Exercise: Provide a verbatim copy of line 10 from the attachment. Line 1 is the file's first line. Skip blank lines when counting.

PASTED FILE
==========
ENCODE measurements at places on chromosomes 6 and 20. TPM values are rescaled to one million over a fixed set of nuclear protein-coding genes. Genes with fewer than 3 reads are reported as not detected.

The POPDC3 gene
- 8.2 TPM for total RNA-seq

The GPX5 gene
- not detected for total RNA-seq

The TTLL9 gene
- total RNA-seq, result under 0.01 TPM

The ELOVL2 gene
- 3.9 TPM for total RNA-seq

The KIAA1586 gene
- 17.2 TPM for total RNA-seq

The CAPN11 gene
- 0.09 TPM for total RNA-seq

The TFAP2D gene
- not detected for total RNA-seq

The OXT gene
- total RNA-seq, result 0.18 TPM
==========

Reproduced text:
The KIAA1586 gene